A preliminary meeting of the ministers of OPEC in Geneva gave the impression that the price cuts by Nigeria, Britain and Norway will not disturb the OPEC oil structure. Sheikh Yamani, the influential Saudi Arabian oil mini- ster announced that his country and other leading oil producing countries will merely cut their production in order to stabilise prices.

Yet this same minister is expected to be in Lagos during the week to consult with the Nigerian military authorities over their price cutting decision. This trip, coupled with the outright condemnation of the Nigerian decision by such oil producing countries like Libya and Oman, give an indication of a crisis within OPEC which may burst into the open at the Geneva meeting of oil ministers on October 29.

Under normal circumstances non-oil producing countries like Ghana, Sierra Leone, Burkina, Togo etc, whose economic decline is blithely blamed by their governments on intolerable oil prices, Nigeria's decision to cut its oil price, if it should lead to a price war and lowering of prices, should ease their balance of payment difficulties.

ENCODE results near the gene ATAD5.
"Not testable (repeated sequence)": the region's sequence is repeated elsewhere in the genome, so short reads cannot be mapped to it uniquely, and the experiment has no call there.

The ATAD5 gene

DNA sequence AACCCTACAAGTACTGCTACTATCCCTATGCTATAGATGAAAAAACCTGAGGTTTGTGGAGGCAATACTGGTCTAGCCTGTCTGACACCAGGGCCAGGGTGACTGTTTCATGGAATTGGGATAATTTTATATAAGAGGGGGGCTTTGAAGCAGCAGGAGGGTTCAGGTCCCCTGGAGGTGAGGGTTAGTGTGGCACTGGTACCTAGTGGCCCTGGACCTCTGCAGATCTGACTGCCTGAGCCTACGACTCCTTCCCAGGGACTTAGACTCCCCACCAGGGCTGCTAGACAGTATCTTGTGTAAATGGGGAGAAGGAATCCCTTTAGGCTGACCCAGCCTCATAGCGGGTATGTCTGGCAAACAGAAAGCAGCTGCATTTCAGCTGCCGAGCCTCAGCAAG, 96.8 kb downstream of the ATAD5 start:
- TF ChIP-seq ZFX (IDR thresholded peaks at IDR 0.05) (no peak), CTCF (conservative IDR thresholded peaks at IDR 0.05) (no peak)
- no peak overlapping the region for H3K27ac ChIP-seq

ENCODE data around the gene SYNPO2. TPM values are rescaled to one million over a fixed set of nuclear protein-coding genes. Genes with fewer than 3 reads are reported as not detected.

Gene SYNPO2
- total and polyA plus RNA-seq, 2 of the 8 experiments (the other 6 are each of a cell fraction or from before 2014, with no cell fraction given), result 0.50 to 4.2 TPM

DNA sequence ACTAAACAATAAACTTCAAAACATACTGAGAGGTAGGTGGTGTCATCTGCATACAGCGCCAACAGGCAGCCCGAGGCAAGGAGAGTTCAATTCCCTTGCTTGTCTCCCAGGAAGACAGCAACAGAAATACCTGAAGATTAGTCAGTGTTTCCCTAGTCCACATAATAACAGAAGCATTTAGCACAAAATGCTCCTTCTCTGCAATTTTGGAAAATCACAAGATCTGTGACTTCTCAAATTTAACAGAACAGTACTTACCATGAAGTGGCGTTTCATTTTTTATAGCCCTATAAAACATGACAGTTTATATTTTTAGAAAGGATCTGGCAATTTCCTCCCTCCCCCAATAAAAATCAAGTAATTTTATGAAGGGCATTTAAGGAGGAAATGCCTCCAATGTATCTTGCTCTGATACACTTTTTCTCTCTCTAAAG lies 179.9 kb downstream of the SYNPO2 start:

But I am afraid the prospects cannot be said to be good. These countries have signed long contracts with the oil producing countries, the terms of which are not going to be affected immediately by the current developments on the world market.

On the contrary, the produce of these countries such as cocoa, coffee, groundnuts etc which do not enjoy cartel prices but are controlled by market forces are bound to fall in response to the lowering of oil prices on the world market.


      1,000 barrels
Russia    2,254,250
U.S.A.    1,876,785
Saudi Arabia    899,920
Mexico    550,245
U.K.    465,380
Iran    400,050
China    392,500
Venezuela    327,565
Canada    319,213
Indonesia    278,775
All Opec    3,260,446
World total    20,568,000